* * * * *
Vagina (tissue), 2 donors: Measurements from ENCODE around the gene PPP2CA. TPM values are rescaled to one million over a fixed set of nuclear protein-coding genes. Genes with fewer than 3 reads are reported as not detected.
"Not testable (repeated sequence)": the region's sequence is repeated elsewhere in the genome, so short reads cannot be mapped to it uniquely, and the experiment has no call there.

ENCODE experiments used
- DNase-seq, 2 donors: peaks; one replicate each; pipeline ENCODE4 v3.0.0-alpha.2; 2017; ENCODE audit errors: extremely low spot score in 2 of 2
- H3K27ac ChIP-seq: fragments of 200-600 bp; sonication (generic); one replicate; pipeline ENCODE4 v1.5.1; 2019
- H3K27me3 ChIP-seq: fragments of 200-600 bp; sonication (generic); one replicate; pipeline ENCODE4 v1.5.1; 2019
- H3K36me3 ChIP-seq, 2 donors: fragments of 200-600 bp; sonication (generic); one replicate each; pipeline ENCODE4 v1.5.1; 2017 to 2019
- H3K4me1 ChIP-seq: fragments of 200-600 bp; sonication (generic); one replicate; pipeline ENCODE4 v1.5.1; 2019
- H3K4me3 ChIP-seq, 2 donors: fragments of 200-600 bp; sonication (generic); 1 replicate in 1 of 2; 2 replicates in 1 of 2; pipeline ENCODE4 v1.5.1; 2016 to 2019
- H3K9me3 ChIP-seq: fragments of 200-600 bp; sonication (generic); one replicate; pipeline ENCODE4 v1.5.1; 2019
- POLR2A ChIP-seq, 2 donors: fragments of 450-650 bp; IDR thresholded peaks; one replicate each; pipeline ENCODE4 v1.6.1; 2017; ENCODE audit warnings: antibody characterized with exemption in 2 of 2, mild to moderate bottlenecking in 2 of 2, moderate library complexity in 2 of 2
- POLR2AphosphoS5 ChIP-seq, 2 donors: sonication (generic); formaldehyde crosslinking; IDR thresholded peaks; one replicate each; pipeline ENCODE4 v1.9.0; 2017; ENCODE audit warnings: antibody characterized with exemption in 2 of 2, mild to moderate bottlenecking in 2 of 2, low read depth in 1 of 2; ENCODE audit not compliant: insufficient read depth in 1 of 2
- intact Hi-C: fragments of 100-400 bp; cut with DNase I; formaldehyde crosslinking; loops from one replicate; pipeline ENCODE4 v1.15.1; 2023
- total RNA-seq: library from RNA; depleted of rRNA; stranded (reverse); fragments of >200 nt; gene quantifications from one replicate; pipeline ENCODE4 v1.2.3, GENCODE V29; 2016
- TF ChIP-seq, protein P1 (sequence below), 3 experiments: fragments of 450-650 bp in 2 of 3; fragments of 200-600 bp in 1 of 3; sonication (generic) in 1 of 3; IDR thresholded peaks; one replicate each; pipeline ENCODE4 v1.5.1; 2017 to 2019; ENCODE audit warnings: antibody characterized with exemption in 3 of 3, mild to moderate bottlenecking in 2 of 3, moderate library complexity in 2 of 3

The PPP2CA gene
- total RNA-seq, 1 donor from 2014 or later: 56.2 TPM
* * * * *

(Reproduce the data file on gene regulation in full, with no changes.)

Vagina (tissue), 2 donors: Measurements from ENCODE around the gene PPP2CA. TPM values are rescaled to one million over a fixed set of nuclear protein-coding genes. Genes with fewer than 3 reads are reported as not detected.
"Not testable (repeated sequence)": the region's sequence is repeated elsewhere in the genome, so short reads cannot be mapped to it uniquely, and the experiment has no call there.

ENCODE experiments used
- DNase-seq, 2 donors: peaks; one replicate each; pipeline ENCODE4 v3.0.0-alpha.2; 2017; ENCODE audit errors: extremely low spot score in 2 of 2
- H3K27ac ChIP-seq: fragments of 200-600 bp; sonication (generic); one replicate; pipeline ENCODE4 v1.5.1; 2019
- H3K27me3 ChIP-seq: fragments of 200-600 bp; sonication (generic); one replicate; pipeline ENCODE4 v1.5.1; 2019
- H3K36me3 ChIP-seq, 2 donors: fragments of 200-600 bp; sonication (generic); one replicate each; pipeline ENCODE4 v1.5.1; 2017 to 2019
- H3K4me1 ChIP-seq: fragments of 200-600 bp; sonication (generic); one replicate; pipeline ENCODE4 v1.5.1; 2019
- H3K4me3 ChIP-seq, 2 donors: fragments of 200-600 bp; sonication (generic); 1 replicate in 1 of 2; 2 replicates in 1 of 2; pipeline ENCODE4 v1.5.1; 2016 to 2019
- H3K9me3 ChIP-seq: fragments of 200-600 bp; sonication (generic); one replicate; pipeline ENCODE4 v1.5.1; 2019
- POLR2A ChIP-seq, 2 donors: fragments of 450-650 bp; IDR thresholded peaks; one replicate each; pipeline ENCODE4 v1.6.1; 2017; ENCODE audit warnings: antibody characterized with exemption in 2 of 2, mild to moderate bottlenecking in 2 of 2, moderate library complexity in 2 of 2
- POLR2AphosphoS5 ChIP-seq, 2 donors: sonication (generic); formaldehyde crosslinking; IDR thresholded peaks; one replicate each; pipeline ENCODE4 v1.9.0; 2017; ENCODE audit warnings: antibody characterized with exemption in 2 of 2, mild to moderate bottlenecking in 2 of 2, low read depth in 1 of 2; ENCODE audit not compliant: insufficient read depth in 1 of 2
- intact Hi-C: fragments of 100-400 bp; cut with DNase I; formaldehyde crosslinking; loops from one replicate; pipeline ENCODE4 v1.15.1; 2023
- total RNA-seq: library from RNA; depleted of rRNA; stranded (reverse); fragments of >200 nt; gene quantifications from one replicate; pipeline ENCODE4 v1.2.3, GENCODE V29; 2016
- TF ChIP-seq, protein P1 (sequence below), 3 experiments: fragments of 450-650 bp in 2 of 3; fragments of 200-600 bp in 1 of 3; sonication (generic) in 1 of 3; IDR thresholded peaks; one replicate each; pipeline ENCODE4 v1.5.1; 2017 to 2019; ENCODE audit warnings: antibody characterized with exemption in 3 of 3, mild to moderate bottlenecking in 2 of 3, moderate library complexity in 2 of 3

The PPP2CA gene
- total RNA-seq, 1 donor from 2014 or later: 56.2 TPM